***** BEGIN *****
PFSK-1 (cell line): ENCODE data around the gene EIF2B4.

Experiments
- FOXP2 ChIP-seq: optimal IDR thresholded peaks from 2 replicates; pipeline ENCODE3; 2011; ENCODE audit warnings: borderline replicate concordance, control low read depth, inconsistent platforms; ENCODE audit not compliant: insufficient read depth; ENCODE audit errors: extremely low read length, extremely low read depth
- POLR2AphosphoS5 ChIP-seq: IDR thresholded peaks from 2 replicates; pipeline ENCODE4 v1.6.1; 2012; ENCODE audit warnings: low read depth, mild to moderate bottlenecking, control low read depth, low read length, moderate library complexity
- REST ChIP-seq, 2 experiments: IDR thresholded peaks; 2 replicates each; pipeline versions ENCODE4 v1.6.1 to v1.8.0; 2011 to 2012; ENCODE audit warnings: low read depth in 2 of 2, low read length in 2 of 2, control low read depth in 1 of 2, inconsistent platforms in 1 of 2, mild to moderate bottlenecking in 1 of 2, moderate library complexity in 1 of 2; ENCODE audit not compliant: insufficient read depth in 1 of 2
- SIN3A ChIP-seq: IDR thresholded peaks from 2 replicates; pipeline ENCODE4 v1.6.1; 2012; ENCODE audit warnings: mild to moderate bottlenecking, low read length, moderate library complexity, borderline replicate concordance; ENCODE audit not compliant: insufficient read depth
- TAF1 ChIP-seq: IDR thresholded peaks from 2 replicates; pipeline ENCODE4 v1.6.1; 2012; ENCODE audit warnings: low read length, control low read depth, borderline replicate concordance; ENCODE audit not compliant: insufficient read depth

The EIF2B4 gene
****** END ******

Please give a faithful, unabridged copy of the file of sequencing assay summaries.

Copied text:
PFSK-1 (cell line): ENCODE data around the gene EIF2B4.

Experiments
- FOXP2 ChIP-seq: optimal IDR thresholded peaks from 2 replicates; pipeline ENCODE3; 2011; ENCODE audit warnings: borderline replicate concordance, control low read depth, inconsistent platforms; ENCODE audit not compliant: insufficient read depth; ENCODE audit errors: extremely low read length, extremely low read depth
- POLR2AphosphoS5 ChIP-seq: IDR thresholded peaks from 2 replicates; pipeline ENCODE4 v1.6.1; 2012; ENCODE audit warnings: low read depth, mild to moderate bottlenecking, control low read depth, low read length, moderate library complexity
- REST ChIP-seq, 2 experiments: IDR thresholded peaks; 2 replicates each; pipeline versions ENCODE4 v1.6.1 to v1.8.0; 2011 to 2012; ENCODE audit warnings: low read depth in 2 of 2, low read length in 2 of 2, control low read depth in 1 of 2, inconsistent platforms in 1 of 2, mild to moderate bottlenecking in 1 of 2, moderate library complexity in 1 of 2; ENCODE audit not compliant: insufficient read depth in 1 of 2
- SIN3A ChIP-seq: IDR thresholded peaks from 2 replicates; pipeline ENCODE4 v1.6.1; 2012; ENCODE audit warnings: mild to moderate bottlenecking, low read length, moderate library complexity, borderline replicate concordance; ENCODE audit not compliant: insufficient read depth
- TAF1 ChIP-seq: IDR thresholded peaks from 2 replicates; pipeline ENCODE4 v1.6.1; 2012; ENCODE audit warnings: low read length, control low read depth, borderline replicate concordance; ENCODE audit not compliant: insufficient read depth

The EIF2B4 gene